With Shaunak, we surprisingly hardly watched any films or photoswe , but talked about how to translate concepts we found in books into the visual spheres. Here we were very much inspired by The Peregrine by John Alec Baker and Darwin Comes to Town by Menno Schilthuizen.
Filmmaker: What were the biggest challenges posed by production to those goals?
Bernhard: While, in theory, we quickly reached ambitious plans, the fundamental aspects of shooting animals in the open required a specific dynamic of preparation and improvisation. Sometimes the focus was on improvising equipment, while at other times it was quickly shifted towards protecting the camera and crew against sudden attacks from some of our main stars, the diving kites, who tried to defend their nests.
Filmmaker: What camera did you shoot on? Why did you choose the camera that you did? What lenses did you use?
Bernhard: For this film’s needs and the circumstances, I chose to film with a Canon EOS C500MkII, a Panasonic S1H, Leica R primes, a beautiful Angenieux 45-90mm zoom lens and sometimes Canon lenses. This gave me the needed variety, from handheld to a 1000mm tripod setup, while achieving a specific look. I like using vintage lenses to break the digital feel of contemporary cameras. Often, I even combine them with 1/8 or 1/16 Black Pro-Mist filters.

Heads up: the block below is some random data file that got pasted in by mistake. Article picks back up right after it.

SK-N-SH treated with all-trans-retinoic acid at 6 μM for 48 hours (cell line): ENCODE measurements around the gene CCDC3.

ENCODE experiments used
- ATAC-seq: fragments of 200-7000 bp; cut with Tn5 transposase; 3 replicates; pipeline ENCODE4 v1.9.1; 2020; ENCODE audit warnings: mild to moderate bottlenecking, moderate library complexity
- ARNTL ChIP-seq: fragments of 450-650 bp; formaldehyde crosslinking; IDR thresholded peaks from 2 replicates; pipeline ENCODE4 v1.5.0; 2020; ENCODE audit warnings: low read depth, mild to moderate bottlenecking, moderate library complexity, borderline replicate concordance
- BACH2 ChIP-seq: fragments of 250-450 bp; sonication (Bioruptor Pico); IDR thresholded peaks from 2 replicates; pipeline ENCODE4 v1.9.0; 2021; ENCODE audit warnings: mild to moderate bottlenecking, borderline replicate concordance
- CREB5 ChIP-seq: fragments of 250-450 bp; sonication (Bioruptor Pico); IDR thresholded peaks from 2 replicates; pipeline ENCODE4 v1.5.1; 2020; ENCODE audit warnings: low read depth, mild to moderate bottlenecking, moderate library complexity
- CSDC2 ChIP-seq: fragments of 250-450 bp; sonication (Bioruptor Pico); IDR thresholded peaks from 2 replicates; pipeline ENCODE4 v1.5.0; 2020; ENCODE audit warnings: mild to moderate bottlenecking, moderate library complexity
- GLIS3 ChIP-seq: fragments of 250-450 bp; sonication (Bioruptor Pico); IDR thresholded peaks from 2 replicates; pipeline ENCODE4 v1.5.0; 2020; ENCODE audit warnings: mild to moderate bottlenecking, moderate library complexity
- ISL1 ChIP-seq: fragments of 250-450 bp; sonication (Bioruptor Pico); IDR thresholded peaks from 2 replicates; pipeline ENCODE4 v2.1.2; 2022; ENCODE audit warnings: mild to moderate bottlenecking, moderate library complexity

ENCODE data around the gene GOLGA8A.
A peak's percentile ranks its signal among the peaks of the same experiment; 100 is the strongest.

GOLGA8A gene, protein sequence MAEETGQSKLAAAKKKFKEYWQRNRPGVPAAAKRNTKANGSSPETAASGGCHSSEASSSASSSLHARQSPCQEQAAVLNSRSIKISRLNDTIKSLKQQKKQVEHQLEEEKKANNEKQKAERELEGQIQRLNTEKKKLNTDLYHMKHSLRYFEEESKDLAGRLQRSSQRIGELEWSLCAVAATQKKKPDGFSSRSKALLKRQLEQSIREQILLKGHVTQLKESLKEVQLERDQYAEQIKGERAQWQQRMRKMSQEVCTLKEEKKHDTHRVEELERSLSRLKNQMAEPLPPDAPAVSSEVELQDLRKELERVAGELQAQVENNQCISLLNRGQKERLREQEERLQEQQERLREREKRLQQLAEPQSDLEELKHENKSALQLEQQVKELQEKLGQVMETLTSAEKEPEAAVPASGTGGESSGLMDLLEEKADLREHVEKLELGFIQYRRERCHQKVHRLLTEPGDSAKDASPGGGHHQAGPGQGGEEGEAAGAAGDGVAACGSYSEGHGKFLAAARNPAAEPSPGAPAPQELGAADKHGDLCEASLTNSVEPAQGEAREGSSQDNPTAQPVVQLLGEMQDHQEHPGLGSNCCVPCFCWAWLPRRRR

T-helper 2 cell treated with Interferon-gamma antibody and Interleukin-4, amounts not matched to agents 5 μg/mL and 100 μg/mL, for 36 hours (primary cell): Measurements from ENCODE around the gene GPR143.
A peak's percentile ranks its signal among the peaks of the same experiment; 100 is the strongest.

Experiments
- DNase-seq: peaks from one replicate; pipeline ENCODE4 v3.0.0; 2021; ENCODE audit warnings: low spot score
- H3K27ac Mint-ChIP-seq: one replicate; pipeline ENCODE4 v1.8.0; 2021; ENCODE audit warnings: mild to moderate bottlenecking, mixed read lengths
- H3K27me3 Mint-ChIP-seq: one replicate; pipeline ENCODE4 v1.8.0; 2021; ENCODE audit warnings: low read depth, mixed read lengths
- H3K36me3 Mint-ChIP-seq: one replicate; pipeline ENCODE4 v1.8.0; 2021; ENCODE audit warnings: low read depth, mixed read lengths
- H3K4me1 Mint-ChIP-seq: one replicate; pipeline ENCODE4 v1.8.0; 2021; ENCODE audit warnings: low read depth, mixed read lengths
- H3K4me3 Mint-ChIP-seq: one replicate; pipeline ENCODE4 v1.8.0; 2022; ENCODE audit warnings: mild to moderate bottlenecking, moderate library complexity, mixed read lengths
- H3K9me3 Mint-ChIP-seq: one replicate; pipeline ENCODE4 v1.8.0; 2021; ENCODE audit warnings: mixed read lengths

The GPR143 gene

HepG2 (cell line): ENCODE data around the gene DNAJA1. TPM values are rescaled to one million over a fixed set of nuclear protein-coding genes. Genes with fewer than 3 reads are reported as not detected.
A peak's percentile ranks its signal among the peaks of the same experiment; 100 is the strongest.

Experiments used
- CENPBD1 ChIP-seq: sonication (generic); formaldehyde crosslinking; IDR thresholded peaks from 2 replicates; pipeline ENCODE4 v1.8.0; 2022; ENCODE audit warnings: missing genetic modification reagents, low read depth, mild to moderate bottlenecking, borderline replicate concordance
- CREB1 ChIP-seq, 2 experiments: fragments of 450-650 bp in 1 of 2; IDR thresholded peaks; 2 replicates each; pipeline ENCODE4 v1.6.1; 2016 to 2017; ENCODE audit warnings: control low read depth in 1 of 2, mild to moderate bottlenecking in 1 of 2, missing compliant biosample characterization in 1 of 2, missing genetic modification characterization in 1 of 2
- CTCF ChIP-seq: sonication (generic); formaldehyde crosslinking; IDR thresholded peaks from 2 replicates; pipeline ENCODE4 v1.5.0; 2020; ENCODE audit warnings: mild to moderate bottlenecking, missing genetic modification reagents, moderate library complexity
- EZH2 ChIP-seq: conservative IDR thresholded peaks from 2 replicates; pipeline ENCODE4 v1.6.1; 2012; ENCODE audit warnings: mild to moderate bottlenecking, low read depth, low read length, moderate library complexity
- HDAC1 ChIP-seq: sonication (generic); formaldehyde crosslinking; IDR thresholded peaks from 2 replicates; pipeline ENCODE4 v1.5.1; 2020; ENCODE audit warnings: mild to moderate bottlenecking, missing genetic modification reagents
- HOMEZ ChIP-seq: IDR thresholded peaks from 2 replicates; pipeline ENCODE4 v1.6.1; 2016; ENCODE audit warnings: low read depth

Filmmaker: Describe your approach to lighting.
Bernhard: I love to shape reality in documentary. Sometimes even small changes have a huge impact on the cinematic quality of a scenery. I always travel with a set of 6’x 6‘ overheads, small LEDs, gels and blackwrap, and I change the basic lighting setup on locations before starting to film or sometimes even add little sparkles to bring life into the pictures.
In this film we used HMI lamps and mirrors to bring beams of lights into the bird cage to make these impressive birds look like paintings and highlight their individualism.
Filmmaker: What was the most difficult scene to realize and why? And how did you do it?
Bernhard: One of the most difficult and definitely most memorable nights was the shooting of the opening sequence. Shaunak and I wanted to not only show the rats, but to be in the middle of them while connecting the animals to the surrounding city life.
The whole center island of the roundabout was one big nest of rats, and we and the equipment constantly sank into the loosened earth. We improvised a mini-crane that was light enough to perform under this circumstance and allowed the camera to go as low as possible. So I was standing in the middle of this island all night, dancing with the rats on eye-level.
Filmmaker: Finally, describe the finishing of the film. How much of your look was “baked in” versus realized in the DI?
Bernhard: I like to give a direction in the look by the use of vintage lenses, filters and foreground. But as we were recording logarithmic, nothing really was baked in, but was revealed in postproduction.
Film Title: All That Breathes
Camera: Canon C500MkII & Panasonic S1H
Lenses: Leica R primes, Angenieux and Canon zooms
Lighting: Shaping reality
Color Grading: DaVinci Resolve